"Egypt" Egypt by dr.firas
Egypt Travel Guide: 16,117 reviews and 41,173 photos
The Great Sphinx was believed to stand as a guardian of the Giza Plateau, where it faces the rising sun. It was the focus of solar worship in the Old Kingdom, centered in the adjoining temples built around the time of its probable construction. Its animal form, the lion, has long been a symbol associated with the sun in ancient Near Eastern civilizations. Images depicting the Egyptian king in the form of a lion smiting his enemies appear as far back as the Early Dynastic Period of Egypt. During the New Kingdom, the Sphinx became more specifically associated with the god Hor-em-akhet (Greek Harmachis) or Horus at the Horizon, which represented the Pharaoh in his role as the Shesep ankh of Atum (living image of Atum). A temple was built to the northeast of the Sphinx by King Amenhotep II, nearly a thousand years after its construction, dedicated to the cult of Horemakhet.
The Great Sphinx is one of the world’s largest and oldest statues, yet basic facts about it such as the real-life model for the face, when it was built, and by whom, are debated. These questions have collectively earned the title “Riddle of the Sphinx,” a nod to its Greek namesake, although this phrase should not be confused with the original Greek legend.
The Great Sphinx is commonly accepted by Egyptologists to represent the likeness of King Khafra (also known by the Hellenised version of his name, Chephren) who is often credited as the builder as well. This would place the time of construction somewhere between 2520 BC and 2494 BC. Because the limited evidence giving provenance to Khafra is ambiguous and circumstantial, the idea of who built the Sphinx, and when, continues to be the subject of debate.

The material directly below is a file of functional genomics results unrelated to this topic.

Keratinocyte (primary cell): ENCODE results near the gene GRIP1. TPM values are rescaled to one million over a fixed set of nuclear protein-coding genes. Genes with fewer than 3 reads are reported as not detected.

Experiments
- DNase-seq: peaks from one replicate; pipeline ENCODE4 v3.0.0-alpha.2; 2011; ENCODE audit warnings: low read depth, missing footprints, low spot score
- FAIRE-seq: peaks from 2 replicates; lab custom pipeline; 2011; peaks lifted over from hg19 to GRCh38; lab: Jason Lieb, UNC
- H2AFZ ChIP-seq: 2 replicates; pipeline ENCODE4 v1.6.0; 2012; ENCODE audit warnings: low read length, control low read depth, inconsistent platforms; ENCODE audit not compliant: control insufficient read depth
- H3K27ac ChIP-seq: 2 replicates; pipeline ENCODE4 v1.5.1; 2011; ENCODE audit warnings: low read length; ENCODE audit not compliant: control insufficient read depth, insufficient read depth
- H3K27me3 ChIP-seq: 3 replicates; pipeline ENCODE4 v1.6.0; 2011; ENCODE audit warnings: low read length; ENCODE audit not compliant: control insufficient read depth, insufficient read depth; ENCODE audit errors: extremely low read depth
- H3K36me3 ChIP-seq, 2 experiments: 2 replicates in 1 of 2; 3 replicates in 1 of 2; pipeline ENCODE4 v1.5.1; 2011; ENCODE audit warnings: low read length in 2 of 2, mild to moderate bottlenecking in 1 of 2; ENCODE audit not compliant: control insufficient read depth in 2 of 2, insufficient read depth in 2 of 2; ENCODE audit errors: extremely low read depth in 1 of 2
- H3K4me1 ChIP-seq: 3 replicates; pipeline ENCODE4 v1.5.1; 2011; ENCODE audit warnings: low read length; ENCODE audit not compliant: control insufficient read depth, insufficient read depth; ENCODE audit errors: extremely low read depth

The one-meter-wide nose on the face is missing. A legend that the nose was broken off by a cannon ball fired by Napoléon’s soldiers still survives, as do diverse variants indicting British troops, Mamluks, and others. However, sketches of the Sphinx by Frederick Lewis Norden made in 1737 and published in 1755 illustrate the Sphinx without a nose. The Egyptian historian al-Maqrizi, writing in the fifteenth century, attributes the vandalism to Muhammad Sa'im al-Dahr, a Sufi fanatic from the khanqah of Sa'id al-Su'ada. In 1378, upon finding the Egyptian peasants making offerings to the Sphinx in the hope of increasing their harvest, Sa'im al-Dahr was so outraged that he destroyed the nose. Al-Maqrizi describes the Sphinx as the “Nile talisman” on which the locals believed the cycle of inundation depended.
Curious and droll fictional explanations of the nose’s disappearance occasionally appear in modern entertainment set in vaguely appropriate times, such as in Asterix and Cleopatra.
In addition to the lost nose, a ceremonial pharaonic beard is thought to have been attached, although this may have been added in later periods after the original construction. Egyptologist Rainer Stadelmann has posited that the rounded divine beard may not have existed in the Old or Middle Kingdoms, only being conceived of in the New Kingdom to identify the Sphinx with the god Horemakhet. This may also relate to the later fashion of pharaohs, which was to wear a plaited beard of authority—a false beard (chin straps are actually visible on some statues), since Egyptian culture mandated that men be clean shaven. Pieces of this beard are today kept in the British Museum and the Egyptian Museum.
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